Nathan's Sources
http://www1.enloe.wake.k12.nc.us/enloe/CandC/showme/bibliography.html
Bibliography to an unknown work that is never the less quite thorough. Many Viking and Viking-craft related sources cited.

Midnight Wolf's Viking, Scottish and Celtic Links
http://www1.enloe.wake.k12.nc.us/enloe/CandC/showme/bibliography.html
A comprehensive set of links.

The Society of the Vikings based upon their religion
http://www.intercollege.se/viking/mythology2/main.html
(Site Excerpt) One of the first gods we know something about in Sweden was called Nerthus. She appeared at a time when the climate changed in Sweden. The winters became longer and cooler and the people were afraid. They started to obey the sun and different gods who represented the sun. The god who became most popular was Nerthus, the goddess of the sun and fertility. The people worshiped Nerthus for a long time, but when they started to settle down and felt safer the Nerthus worship changed to the religion of the Asagods and the Vanes.

American Museum of Natural History: Viking Symposium, The Viking Saga, Viking Village Re-enactment
http://www.amnh.org/exhibitions/vikings/programs.html
(Site Excerpt) The world of the Vikings has disappeared long ago, but their artistry and traditions live on in the study and reenactment of all aspects of Viking life. To celebrate these traditions and the opening of the exhibition, Vikings: The North Atlantic Saga, we invite you to an authentic reenactment of a Viking Marketplace. Experience Viking life through workshops in stone cutting, woodcarving, weaving, and other crafts. Participate in storytelling, music, dances, children's games, and all things Viking. (Classes offered in 2002).

The Viking Ships
http://viking.no/e/travels/evikingships.htm
(Site Excerpt) How they sailed You not only need a good ship to be able to travel far. You also have to know how to navigate to find your way to your destination. The Vikings set sail in the morning when the wind and tide was right. All day they sailed along the coast. At nightfall they landed at some beach, put up tents, had a cooked meal and went to sleep. Next day they set sail when the.... and so on, until they reached their destination. This was the normal Viking sailing procedure. Some times, however, the Vikings sailed for days across open sea and some times, sailing along rivers, they had to take their ships ashore and haul them across land to pass waterfalls or take the ships from one river to another.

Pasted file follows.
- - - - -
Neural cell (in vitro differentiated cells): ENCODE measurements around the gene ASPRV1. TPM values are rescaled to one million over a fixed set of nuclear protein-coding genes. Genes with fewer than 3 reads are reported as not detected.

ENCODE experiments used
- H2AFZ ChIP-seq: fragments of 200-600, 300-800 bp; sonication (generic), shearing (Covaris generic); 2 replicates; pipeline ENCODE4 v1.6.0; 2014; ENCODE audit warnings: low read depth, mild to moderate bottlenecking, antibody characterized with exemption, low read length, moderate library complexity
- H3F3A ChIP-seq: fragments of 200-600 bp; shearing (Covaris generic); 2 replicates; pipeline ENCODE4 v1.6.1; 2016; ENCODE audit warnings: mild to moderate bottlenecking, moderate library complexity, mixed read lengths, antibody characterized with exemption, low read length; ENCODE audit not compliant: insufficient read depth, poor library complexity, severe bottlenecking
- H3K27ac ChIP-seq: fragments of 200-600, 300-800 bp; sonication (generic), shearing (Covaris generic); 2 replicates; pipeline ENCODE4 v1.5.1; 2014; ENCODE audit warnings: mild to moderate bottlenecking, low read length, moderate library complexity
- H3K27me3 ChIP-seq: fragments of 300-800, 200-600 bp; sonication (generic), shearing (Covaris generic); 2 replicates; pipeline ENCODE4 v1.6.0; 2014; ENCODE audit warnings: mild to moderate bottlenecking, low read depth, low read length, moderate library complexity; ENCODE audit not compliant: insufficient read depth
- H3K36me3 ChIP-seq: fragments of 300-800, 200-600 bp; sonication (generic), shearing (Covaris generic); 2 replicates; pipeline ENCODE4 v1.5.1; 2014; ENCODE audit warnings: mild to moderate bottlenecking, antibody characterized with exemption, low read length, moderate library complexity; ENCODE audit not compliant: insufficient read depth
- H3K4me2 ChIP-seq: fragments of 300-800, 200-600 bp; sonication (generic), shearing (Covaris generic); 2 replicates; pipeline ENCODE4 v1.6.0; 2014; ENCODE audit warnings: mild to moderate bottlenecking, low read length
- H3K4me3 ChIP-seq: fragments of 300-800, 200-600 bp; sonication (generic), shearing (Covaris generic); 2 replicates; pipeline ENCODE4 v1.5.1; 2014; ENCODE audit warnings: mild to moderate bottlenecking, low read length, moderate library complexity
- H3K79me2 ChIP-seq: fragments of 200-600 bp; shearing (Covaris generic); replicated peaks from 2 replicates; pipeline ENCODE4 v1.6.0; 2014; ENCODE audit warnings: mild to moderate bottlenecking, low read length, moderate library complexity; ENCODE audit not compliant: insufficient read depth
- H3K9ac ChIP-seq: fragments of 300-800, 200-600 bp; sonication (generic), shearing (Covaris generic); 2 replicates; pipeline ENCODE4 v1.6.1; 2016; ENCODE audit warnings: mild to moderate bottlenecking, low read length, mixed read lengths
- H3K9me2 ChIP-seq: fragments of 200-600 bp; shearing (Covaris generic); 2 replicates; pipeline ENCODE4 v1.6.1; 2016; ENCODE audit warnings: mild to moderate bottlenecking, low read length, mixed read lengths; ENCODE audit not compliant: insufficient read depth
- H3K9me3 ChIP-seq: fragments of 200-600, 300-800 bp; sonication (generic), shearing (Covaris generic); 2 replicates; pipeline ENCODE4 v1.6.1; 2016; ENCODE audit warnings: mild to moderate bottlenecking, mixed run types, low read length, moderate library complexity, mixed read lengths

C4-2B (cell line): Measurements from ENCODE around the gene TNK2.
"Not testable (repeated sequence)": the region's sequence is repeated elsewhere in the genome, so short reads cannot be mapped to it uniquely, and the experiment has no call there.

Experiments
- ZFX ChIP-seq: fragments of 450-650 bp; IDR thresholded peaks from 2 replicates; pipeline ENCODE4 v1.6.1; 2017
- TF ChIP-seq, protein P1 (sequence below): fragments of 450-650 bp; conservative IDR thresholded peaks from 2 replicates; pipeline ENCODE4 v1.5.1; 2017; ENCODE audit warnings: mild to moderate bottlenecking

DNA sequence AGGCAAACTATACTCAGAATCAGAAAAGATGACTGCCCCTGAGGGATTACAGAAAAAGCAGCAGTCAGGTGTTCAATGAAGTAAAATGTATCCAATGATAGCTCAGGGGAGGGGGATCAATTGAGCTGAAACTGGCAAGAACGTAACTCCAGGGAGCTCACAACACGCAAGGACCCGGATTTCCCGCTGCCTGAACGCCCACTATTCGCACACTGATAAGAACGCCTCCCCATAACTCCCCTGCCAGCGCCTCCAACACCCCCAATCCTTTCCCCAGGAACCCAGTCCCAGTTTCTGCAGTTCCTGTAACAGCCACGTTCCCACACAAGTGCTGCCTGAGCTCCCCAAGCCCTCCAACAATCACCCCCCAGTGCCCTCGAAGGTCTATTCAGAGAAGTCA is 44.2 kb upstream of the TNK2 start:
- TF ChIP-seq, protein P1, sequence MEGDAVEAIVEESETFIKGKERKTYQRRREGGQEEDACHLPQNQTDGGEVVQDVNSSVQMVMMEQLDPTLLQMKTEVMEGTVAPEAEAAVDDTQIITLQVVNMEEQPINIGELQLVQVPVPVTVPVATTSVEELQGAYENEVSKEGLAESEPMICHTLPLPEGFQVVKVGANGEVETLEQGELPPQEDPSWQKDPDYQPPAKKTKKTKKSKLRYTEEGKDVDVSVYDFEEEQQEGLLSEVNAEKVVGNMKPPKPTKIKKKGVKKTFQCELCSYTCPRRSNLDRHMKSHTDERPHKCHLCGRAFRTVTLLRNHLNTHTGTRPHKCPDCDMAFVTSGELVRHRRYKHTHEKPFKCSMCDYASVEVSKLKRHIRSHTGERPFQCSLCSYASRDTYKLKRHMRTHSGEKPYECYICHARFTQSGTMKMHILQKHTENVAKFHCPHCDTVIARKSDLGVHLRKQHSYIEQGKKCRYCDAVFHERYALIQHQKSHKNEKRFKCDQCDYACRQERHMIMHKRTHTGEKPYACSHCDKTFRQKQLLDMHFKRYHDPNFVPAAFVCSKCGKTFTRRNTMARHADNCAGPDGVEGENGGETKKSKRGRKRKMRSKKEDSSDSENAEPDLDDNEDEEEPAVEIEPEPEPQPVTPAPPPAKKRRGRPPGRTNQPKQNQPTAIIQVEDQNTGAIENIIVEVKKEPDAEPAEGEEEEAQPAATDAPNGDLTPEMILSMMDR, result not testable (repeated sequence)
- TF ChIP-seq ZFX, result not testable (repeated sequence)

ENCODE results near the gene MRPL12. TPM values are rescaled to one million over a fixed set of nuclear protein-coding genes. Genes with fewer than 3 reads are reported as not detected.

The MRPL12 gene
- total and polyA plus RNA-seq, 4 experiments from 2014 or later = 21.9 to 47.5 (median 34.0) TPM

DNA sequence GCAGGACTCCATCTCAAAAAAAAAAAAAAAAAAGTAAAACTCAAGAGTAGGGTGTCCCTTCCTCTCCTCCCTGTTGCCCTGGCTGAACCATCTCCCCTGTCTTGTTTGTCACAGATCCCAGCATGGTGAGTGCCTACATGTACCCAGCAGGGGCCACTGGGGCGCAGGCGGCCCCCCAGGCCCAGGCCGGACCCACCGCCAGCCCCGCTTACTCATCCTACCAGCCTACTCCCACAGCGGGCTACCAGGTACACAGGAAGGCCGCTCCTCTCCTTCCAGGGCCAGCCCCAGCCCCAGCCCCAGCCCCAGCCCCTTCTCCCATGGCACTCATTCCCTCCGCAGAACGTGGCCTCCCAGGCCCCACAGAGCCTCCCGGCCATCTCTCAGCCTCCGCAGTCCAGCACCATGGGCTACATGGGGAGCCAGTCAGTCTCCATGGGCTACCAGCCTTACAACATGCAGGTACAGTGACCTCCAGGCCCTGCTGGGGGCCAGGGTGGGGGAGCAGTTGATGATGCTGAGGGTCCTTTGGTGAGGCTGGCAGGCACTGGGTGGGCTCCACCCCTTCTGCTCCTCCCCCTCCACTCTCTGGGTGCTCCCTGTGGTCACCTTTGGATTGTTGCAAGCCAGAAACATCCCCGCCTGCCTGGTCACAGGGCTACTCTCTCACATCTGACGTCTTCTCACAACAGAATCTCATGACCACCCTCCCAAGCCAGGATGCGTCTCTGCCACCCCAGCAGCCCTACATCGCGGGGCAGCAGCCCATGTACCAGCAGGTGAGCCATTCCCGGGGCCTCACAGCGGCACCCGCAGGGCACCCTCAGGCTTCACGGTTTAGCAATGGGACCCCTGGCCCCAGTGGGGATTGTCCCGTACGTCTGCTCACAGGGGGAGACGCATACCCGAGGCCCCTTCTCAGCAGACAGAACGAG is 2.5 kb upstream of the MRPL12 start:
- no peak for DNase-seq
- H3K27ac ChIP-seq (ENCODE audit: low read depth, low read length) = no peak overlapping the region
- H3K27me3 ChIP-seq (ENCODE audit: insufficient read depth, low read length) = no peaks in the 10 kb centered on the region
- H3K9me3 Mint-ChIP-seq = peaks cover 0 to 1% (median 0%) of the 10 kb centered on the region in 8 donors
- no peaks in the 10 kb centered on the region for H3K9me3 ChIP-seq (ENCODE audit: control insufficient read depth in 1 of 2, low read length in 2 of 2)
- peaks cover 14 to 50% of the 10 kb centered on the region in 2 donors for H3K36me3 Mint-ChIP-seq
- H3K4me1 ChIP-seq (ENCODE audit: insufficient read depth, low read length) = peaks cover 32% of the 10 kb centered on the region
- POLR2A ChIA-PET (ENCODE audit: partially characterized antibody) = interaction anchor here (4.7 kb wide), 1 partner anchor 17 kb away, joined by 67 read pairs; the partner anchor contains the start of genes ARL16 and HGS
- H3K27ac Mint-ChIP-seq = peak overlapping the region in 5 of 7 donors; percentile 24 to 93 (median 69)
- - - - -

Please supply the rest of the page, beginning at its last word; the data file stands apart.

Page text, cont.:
Digital Norseman Viking Ships and Replicas
http://www.digitalnorseman.com/vships/shpintro.html
(Site Excerpt) We know of some replicas built in the 19th century, but the majority have been built from about the 1950's and onwards. Denmark has probably built more replicas than anyone else, but the competition is increasing. Norway, Sweden and the US both have a number of ships sailing today and there are many more projects underway around the world, some as far away as Australia.

Viking Ship Plans
http://vikingships.tripod.com/
(Site Excerpt) (Photo)Captain Magnus Andersen's Viking of 1893: a replica of the Gokstad ship from Norway A commercial site for plan sales, but interesting none the less. Loads slowly.

PBS: Nordic Sagas: Viking Ships
http://www.pbs.org/safarchive/4_class/44_guides/guide_803/4483_viking.html
(Site Excerpt) For nearly three centuries, Vikings sailed the rough oceans in their sleek, streamlined ships, traveling far from Scandinavia to distant lands where they built settlements. How they sailed to North America and other parts of the world has long been a mystery, but ships buried in the mud of Danish fjords are providing some answers. Frontiers joins archaeologists reconstructing ships that will sail on the same waters traveled by Viking ancestors so long ago. (Site Includes: Curriculum Links, Viking Ship Design, Activity: A Balance of Forces, Extensions, Why the Right Side of a Boat Is Called the Starboard Side)

The Briese-Bane Viking Ships Information Center
http://homepage.powerup.com.au/~rhayes/vikingb/vikshipl.htm